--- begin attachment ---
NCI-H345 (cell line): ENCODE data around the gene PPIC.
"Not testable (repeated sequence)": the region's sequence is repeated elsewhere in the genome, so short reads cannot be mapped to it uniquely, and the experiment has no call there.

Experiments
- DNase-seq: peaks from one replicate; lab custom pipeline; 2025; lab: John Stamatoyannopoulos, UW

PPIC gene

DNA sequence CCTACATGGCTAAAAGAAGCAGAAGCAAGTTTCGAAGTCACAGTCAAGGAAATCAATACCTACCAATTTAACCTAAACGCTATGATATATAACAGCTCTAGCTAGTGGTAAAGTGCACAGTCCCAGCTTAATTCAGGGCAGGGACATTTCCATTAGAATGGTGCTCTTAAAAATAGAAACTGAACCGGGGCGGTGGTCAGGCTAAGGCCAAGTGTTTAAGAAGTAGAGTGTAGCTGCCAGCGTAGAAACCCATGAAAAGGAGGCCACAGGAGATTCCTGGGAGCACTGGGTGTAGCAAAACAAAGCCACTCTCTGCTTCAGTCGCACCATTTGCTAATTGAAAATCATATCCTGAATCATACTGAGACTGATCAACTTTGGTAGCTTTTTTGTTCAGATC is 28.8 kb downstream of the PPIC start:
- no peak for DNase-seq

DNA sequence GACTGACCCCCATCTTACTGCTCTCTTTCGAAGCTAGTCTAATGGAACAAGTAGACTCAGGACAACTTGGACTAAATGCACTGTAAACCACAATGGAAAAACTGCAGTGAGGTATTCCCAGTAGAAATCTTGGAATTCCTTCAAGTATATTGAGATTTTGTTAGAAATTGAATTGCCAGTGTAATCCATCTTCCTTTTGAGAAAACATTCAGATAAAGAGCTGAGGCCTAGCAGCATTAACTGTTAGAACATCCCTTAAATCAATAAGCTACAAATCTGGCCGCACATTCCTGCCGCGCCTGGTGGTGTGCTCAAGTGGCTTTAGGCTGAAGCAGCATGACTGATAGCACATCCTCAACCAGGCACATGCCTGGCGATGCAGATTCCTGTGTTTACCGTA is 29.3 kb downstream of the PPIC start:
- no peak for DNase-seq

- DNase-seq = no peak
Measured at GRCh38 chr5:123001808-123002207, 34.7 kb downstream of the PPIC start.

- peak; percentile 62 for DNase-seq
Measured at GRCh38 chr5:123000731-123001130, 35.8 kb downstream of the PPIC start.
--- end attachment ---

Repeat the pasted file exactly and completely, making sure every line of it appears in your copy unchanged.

NCI-H345 (cell line): ENCODE data around the gene PPIC.
"Not testable (repeated sequence)": the region's sequence is repeated elsewhere in the genome, so short reads cannot be mapped to it uniquely, and the experiment has no call there.

Experiments
- DNase-seq: peaks from one replicate; lab custom pipeline; 2025; lab: John Stamatoyannopoulos, UW

PPIC gene

DNA sequence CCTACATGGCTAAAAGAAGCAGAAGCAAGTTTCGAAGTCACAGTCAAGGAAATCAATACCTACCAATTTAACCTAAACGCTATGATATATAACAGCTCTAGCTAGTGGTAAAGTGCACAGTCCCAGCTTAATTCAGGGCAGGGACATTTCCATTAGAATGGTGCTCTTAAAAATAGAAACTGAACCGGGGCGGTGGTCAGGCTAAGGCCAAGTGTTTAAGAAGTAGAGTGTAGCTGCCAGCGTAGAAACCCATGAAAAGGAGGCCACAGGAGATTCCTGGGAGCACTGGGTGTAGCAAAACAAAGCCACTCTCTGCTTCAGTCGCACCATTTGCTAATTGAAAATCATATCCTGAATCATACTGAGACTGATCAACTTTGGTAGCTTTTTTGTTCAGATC is 28.8 kb downstream of the PPIC start:
- no peak for DNase-seq

DNA sequence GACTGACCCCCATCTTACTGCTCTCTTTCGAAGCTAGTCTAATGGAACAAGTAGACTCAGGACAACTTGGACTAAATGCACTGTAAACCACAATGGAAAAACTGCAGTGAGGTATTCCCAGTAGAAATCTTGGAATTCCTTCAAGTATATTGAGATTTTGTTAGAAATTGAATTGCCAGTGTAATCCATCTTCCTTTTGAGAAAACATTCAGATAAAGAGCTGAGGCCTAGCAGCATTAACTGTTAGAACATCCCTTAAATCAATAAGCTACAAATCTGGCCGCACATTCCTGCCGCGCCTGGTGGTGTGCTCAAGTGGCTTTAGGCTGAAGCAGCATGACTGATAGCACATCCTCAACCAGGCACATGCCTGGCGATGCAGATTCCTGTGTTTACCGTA is 29.3 kb downstream of the PPIC start:
- no peak for DNase-seq

- DNase-seq = no peak
Measured at GRCh38 chr5:123001808-123002207, 34.7 kb downstream of the PPIC start.

- peak; percentile 62 for DNase-seq
Measured at GRCh38 chr5:123000731-123001130, 35.8 kb downstream of the PPIC start.